Four Years in the Cauldron review: Beaming the Trump years back home

RTÉ’s man in Washington Brian O’Donovan’s jaunty memoir of a frenetic time

How it started: Brian O’Donovan on his appointment as RTÉ’s  Washington correspondent.

How it started: Brian O’Donovan on his appointment as RTÉ’s Washington correspondent.

Sat, Oct 23, 2021, 06:00

   
 

Book Title:
Four Years in the Cauldron: Telling the extraordinary story of America in crisis

ISBN-13:
978-1844885770

Author:
Brian O’Donovan

Publisher:
Sandycove

Guideline Price:
€17.99

Brian O’Donovan recalls a funny scene when his wife Joanna overheard fellow guests talking about a guy behaving strangely on the third-floor landing of their South Carolina holiday apartments.

“He’s holding a microphone, doing some kind of news report, but he’s wearing shorts!” said one woman of the RTÉ reporter who had interrupted his holiday to send a report back to Dublin.

O’Donovan’s wife texted to warn him he might have company during the live broadcast – which was about the racial protests spreading across the country; meanwhile a man lurking around O’Donovan reported back to his wife that the Cork man looked like someone “who was on vacation but had to work”.

Such is the nature of the TV news business, particularly reporting from a country with a fast-beating news metronome, that RTÉ’s Washington correspondent regularly had to drop what he was doing to keep pace with the events of Donald Trump’s years in the White House.

His memoir of that time in the US, Four Years in the Cauldron: Telling the extraordinary story of America in crisis, captures well both the frenetic life of a reporter covering a country as large and newsworthy as the US and the Punch and Judy period in American politics that was the Trump presidency. He was never short of material, particularly with Trump’s chaotic handling of the Covid-19 crisis which, O’Donovan says, cost the president a second term.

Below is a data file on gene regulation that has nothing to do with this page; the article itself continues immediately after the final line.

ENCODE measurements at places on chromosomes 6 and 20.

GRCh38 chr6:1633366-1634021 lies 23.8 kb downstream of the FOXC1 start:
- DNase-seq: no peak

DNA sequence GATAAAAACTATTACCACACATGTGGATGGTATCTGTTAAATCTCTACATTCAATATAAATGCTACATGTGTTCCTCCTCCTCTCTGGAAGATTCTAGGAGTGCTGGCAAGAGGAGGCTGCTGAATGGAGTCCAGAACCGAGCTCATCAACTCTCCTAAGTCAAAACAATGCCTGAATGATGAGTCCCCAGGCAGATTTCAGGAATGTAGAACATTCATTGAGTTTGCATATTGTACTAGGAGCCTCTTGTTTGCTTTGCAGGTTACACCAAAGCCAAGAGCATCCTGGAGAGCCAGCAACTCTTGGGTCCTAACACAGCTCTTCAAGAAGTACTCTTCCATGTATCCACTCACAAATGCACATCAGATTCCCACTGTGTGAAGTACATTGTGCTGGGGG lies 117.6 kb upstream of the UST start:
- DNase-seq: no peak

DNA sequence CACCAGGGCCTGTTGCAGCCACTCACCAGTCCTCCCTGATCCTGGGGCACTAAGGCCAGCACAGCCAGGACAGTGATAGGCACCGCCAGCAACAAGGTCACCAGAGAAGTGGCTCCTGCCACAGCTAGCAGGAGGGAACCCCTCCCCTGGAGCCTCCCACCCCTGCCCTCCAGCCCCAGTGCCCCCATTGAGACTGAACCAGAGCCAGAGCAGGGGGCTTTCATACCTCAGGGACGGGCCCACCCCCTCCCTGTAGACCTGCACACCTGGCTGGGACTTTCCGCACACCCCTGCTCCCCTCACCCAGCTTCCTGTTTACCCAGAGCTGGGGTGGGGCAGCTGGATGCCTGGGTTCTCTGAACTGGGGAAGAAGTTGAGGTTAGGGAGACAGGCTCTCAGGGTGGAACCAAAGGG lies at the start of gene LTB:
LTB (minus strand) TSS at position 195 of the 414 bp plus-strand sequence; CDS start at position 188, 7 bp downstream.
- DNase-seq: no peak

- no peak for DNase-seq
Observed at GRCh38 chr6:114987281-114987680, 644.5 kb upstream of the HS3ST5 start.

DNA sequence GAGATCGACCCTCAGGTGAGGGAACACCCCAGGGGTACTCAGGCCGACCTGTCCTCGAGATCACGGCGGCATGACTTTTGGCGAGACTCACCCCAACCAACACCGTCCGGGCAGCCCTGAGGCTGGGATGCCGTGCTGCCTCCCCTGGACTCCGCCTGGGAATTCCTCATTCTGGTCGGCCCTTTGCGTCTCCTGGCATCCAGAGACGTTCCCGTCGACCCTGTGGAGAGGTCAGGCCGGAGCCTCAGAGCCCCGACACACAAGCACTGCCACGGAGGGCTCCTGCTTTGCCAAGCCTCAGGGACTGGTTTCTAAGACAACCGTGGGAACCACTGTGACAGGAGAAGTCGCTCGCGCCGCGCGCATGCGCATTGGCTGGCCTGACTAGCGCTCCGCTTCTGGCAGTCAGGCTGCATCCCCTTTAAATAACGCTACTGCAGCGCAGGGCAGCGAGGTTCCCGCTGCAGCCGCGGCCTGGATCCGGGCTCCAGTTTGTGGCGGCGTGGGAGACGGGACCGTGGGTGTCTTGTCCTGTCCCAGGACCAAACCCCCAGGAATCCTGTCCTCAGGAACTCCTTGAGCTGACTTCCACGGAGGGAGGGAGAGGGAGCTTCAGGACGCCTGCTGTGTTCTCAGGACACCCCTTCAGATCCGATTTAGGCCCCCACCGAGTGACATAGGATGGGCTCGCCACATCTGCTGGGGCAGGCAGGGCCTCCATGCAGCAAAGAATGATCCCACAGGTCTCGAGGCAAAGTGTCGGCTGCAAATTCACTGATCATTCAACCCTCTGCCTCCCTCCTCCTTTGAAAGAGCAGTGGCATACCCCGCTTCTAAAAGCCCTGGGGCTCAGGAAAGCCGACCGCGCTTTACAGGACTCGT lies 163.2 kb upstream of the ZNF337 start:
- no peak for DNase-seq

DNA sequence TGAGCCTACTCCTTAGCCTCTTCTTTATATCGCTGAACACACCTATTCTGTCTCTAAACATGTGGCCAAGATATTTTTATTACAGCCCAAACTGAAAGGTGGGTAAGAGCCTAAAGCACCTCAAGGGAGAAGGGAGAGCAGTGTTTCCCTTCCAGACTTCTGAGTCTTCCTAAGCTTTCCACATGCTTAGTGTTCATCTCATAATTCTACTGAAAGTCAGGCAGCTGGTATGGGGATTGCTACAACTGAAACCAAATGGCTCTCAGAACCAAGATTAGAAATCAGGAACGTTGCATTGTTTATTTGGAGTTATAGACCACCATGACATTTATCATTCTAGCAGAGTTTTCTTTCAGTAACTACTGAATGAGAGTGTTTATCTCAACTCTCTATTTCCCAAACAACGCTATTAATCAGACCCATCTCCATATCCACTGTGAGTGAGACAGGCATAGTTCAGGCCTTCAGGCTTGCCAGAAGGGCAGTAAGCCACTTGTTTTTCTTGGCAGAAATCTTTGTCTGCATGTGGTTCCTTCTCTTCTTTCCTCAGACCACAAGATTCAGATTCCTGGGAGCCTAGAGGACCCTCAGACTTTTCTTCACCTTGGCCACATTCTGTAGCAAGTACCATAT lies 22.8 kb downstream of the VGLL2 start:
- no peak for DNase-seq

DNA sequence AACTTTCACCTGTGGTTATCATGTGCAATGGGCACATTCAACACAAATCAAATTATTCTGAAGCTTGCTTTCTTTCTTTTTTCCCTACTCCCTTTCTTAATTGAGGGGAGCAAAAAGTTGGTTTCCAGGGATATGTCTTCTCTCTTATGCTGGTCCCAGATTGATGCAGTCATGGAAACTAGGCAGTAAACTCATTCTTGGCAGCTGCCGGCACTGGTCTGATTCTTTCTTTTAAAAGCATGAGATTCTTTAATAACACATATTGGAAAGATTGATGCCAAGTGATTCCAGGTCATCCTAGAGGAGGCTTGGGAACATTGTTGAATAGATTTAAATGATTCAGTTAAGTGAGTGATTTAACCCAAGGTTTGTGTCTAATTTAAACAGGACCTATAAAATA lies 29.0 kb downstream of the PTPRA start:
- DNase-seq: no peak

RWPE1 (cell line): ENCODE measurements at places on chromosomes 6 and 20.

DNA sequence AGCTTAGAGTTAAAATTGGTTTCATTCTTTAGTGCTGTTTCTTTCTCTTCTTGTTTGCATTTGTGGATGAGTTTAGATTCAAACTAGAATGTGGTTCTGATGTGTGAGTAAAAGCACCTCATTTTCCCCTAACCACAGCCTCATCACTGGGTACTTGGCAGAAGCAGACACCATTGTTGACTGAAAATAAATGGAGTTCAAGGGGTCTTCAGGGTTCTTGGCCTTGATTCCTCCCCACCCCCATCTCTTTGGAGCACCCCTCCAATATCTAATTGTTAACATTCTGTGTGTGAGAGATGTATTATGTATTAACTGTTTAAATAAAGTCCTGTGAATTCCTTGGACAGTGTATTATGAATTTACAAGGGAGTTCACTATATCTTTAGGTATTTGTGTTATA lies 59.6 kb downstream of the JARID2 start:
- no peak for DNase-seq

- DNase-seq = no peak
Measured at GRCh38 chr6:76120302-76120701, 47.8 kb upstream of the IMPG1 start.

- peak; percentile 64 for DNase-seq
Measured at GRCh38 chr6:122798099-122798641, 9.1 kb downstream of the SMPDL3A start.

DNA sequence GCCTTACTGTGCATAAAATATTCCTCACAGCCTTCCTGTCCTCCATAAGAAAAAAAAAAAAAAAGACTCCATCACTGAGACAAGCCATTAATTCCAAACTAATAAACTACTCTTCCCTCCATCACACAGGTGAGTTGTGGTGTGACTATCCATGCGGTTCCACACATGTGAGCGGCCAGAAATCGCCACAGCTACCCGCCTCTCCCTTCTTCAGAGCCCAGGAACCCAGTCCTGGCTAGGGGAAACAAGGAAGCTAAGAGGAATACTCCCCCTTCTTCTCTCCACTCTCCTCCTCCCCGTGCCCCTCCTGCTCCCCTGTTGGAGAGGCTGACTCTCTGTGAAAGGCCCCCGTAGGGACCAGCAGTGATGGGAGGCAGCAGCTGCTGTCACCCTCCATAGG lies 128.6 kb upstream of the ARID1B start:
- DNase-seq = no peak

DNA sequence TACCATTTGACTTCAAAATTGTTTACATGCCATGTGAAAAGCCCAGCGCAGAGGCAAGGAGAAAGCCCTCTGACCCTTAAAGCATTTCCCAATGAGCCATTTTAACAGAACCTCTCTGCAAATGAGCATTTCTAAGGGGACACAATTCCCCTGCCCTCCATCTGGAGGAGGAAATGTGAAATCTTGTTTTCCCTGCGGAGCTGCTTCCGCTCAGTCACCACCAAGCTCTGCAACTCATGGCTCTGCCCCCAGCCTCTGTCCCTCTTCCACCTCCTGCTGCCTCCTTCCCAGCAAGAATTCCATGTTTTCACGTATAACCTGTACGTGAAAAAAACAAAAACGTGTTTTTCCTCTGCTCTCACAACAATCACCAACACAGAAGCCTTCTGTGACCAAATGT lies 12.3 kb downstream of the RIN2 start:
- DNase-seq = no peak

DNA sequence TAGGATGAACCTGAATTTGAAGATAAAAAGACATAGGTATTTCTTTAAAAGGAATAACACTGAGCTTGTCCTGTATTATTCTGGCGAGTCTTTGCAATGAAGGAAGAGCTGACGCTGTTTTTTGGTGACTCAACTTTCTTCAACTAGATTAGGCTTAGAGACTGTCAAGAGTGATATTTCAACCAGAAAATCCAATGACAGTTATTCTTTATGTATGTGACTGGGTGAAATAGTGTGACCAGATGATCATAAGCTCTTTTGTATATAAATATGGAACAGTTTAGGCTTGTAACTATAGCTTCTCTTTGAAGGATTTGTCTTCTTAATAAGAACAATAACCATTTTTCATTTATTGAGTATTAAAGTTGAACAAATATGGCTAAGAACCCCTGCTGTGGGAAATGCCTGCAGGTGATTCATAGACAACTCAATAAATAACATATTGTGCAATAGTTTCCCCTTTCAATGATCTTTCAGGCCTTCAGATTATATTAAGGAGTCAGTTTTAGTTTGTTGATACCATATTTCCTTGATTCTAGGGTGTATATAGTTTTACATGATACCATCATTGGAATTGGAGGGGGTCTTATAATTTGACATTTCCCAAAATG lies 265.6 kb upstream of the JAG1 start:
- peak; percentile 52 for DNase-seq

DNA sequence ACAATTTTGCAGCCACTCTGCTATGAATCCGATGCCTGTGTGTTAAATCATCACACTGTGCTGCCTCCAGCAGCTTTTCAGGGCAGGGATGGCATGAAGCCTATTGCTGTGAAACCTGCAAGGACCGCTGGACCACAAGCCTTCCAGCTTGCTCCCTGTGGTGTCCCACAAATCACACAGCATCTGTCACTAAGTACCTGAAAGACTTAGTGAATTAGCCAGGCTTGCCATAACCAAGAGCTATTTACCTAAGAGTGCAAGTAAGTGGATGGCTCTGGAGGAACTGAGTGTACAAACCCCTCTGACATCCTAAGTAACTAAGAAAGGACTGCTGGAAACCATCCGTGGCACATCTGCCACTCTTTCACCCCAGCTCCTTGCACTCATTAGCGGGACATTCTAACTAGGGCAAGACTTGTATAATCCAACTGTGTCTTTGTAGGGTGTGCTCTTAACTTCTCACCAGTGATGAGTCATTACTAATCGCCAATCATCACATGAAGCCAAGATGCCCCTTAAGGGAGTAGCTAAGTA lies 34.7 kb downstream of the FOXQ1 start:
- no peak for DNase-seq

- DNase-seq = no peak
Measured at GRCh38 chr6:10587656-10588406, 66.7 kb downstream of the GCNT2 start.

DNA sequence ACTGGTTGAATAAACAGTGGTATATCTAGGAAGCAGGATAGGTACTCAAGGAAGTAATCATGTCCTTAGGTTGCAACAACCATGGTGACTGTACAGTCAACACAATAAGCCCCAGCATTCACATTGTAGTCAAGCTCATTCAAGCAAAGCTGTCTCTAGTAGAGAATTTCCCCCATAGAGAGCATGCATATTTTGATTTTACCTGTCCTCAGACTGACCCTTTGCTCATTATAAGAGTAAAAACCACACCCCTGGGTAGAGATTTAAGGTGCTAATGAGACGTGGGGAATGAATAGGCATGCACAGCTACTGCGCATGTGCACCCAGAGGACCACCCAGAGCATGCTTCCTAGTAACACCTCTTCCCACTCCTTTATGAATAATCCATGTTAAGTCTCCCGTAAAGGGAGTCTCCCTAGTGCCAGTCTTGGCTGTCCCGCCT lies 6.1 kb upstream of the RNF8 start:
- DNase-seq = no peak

The book skips through the major events in the US from January 2018 without the behind-the-scenes detail a White House correspondent might offer, though that ground has been well trodden by former Trump aides. Where the memoir does shed new light is in the recollections of Irish and Irish-American politicians, notably former taoiseach Leo Varadkar, of the president.

“It felt like you were the next guest on his talk show,” said Varadkar of his various meetings in the Oval Office, where the US president, like a king, barked orders at his courtiers.

Readers should not expect a deep-dive analysis into the complex currents of American politics from this book, but O’Donovan’s inclusion of the voices of everyday people he met on the beat gives some insight into how the Trump presidency happened and why many still support him.

Four Years in the Cauldron is a light and often funny jaunt though the Trump years told through O’Donovan’s journalistic travels. And it is enriched with colourful vignettes of how his young daughters viewed the momentous events that both he and they tried to make sense of.